There have been many times in the past two and half months where I have begun blog entries only to get distracted and – to paraphrase Aldous Snow in the movie Forgetting Sarah Marshall – “just carried on living my life.” For a while, just a trip to the grocery store was a serious undertaking and an adventure of near-mythic proportions, so please forgive me for the serious delay. I have never, ever been good at keeping a record of my activities. In fact, I’m pretty sure that pink, sparkly scented gel pen was my writing tool of choice when I last kept a diary. But since I am living at least six hours ahead of just about everyone I know, I have finally realized that a blog is the best way of sharing my life with family and friends and am kicking my butt into gear.
I originally studied abroad in Copenhagen during fall 2009 at the Danish Institute for Study Abroad (DIS), which typically has several Gettysburg College students attending each semester. I lived with a host family in small harbor town of Dragør, which is about an hour outside of the city center by bus. The friends I made during that semester became some of my best friends at college, and I wish I could have smuggled them back here with me in my suitcases. Long story short, I fell in love with Copenhagen, came back to the States, applied for a Fulbright, and to my great joy, was selected for a ten-month long grant to study land management at the University of Copenhagen. My project proposal focused on the still-undergoing development of the Danish national park system. I will say more about what I’ve learned so far in another post, as this one will already be pretty long. But now for some cultural exchange!
Merry Christmas to all, and to all a good night! Too soon? Not in Copenhagen, where the Christmas season officially began this past Friday at 8:59 PM, with the release of Carlsberg Brewery’s Tuborg Julebryg. Julebryg is a Christmas beer released on the first Friday in November each year and the entire city of Copenhagen gets in on the celebration. The first J-dag (or J-day) was held on a Wednesday in 1990, but as time went on, the powers that be began to notice that young people were not turning up to school and work the following morning! Thus, J-dag was moved to a Friday. Despite only being on the market for about six weeks, Julebryg is reportedly Denmark’s fourth best selling beer. Tuborg trucks drive around to various bars, opening to reveal workers with free beer, light-up hats, bells, and horns. I also learned the hard way that you must be careful when they dance past you – it can end up being a drive-by stamping! The next thing I knew, my arms and neck were all saying “Glædelig jul og godt tub' år, “ or “Merry Christmas and a good Tuborg!” Thanks, Tuborg man, but I would have preferred the free beer or maybe a hat.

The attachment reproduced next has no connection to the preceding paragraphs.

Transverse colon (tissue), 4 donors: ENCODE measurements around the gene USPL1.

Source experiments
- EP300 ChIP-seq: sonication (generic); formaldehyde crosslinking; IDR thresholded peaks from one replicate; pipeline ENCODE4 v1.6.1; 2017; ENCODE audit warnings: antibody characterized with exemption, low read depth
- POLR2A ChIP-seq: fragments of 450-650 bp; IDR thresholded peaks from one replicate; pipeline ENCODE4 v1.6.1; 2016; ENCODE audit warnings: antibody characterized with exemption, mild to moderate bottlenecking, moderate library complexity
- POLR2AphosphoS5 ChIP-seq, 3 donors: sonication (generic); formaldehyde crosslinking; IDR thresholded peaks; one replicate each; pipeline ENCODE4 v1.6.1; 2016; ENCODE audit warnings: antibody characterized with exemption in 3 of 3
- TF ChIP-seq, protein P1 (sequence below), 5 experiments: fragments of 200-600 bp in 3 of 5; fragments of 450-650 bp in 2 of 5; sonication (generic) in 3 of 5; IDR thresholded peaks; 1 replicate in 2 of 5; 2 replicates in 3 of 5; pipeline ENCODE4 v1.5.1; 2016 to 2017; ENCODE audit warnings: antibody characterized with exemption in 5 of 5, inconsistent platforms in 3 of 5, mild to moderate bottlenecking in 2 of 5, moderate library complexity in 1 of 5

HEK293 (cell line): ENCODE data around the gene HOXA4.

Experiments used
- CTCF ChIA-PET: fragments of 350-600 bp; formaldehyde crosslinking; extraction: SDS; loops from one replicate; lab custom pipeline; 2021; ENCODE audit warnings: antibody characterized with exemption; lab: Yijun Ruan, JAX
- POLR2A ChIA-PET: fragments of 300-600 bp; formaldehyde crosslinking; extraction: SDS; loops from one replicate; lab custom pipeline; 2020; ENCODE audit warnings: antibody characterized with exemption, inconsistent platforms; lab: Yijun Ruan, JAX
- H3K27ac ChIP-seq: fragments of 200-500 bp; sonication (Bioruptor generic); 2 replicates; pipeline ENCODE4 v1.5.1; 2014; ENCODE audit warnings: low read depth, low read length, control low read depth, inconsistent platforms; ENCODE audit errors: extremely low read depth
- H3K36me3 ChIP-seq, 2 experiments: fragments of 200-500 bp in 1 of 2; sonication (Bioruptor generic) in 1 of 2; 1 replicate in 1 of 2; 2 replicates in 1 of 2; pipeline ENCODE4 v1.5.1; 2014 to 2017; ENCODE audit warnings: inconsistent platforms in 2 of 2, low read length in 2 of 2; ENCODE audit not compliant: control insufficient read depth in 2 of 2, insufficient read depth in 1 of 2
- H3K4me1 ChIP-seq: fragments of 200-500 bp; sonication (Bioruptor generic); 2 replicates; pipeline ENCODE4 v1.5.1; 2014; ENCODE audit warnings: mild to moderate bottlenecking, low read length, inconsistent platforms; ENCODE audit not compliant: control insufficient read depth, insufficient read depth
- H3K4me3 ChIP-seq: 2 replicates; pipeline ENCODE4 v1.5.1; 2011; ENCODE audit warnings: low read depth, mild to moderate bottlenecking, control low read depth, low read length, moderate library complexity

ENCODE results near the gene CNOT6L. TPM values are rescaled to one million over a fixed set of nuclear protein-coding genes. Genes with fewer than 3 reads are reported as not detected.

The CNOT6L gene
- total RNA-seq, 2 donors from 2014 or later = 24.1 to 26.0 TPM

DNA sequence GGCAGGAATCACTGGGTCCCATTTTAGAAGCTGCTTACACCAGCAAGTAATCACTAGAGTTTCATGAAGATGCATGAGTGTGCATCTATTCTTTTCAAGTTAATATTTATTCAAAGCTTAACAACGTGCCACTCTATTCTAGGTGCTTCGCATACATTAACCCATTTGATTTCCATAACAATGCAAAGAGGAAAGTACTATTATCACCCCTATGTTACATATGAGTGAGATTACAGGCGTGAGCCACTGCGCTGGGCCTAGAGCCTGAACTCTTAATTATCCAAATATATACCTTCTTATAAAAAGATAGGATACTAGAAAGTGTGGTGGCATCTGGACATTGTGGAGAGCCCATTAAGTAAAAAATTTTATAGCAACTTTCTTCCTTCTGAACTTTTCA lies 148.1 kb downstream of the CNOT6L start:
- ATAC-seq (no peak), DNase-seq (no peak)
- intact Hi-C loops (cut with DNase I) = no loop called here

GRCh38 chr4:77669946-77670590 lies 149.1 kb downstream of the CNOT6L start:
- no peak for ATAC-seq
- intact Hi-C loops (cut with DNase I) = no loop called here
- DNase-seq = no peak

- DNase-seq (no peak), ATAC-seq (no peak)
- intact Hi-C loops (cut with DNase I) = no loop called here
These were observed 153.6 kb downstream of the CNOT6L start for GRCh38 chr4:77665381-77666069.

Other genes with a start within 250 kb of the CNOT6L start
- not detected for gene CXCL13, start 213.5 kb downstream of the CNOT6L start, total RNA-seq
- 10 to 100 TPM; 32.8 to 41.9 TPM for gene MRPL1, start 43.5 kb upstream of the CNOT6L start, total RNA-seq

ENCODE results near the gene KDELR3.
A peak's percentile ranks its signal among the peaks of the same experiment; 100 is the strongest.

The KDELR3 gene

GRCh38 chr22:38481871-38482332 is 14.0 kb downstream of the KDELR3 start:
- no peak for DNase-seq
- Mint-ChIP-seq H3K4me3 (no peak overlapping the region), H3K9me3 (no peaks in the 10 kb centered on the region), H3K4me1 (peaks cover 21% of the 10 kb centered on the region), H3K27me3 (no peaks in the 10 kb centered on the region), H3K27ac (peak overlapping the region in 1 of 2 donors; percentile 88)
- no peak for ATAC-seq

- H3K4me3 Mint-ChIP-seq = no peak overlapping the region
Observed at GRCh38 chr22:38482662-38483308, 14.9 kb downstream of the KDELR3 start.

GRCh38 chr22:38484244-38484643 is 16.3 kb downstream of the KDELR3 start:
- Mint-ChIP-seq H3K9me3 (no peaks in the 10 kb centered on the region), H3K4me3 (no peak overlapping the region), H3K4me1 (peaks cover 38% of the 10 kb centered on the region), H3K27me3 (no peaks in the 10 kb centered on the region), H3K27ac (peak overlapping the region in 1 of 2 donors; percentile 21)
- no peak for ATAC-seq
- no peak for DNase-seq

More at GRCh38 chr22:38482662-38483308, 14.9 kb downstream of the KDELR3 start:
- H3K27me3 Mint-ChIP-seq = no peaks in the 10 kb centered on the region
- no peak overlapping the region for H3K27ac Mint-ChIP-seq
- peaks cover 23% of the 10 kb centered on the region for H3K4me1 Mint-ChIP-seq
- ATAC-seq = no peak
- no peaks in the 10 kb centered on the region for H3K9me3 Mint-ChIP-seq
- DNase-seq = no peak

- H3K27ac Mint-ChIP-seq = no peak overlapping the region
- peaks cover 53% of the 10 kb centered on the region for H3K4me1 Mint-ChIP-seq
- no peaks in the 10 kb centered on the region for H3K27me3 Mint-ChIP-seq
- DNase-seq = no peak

As much as I miss being home for the fall, enthusiasm for Christmas more than makes up for missing Thanksgiving. Fake snow outside of bars, fake snow on the windows, even fake snow on the table centerpieces. Fake snow on you and me and even somehow in my festively wrapped beer bottle! Copenhagen takes on a wonderfully festive atmosphere during the holiday season. There's something magical about rounding a corner and seeing Gråbrødretorv all lit up, with everyone gathered outside the bars and restaurants. Singing “Jingle Bells” at the top of my lungs with a bunch of random Danes flinging fake snow is a memory I will never forget. And then it was time for a sweaty, crowded dance party upstairs in Den Glade Gris, AKA The Happy Pig, always a good way to end a night, even sans light-up Santa hat.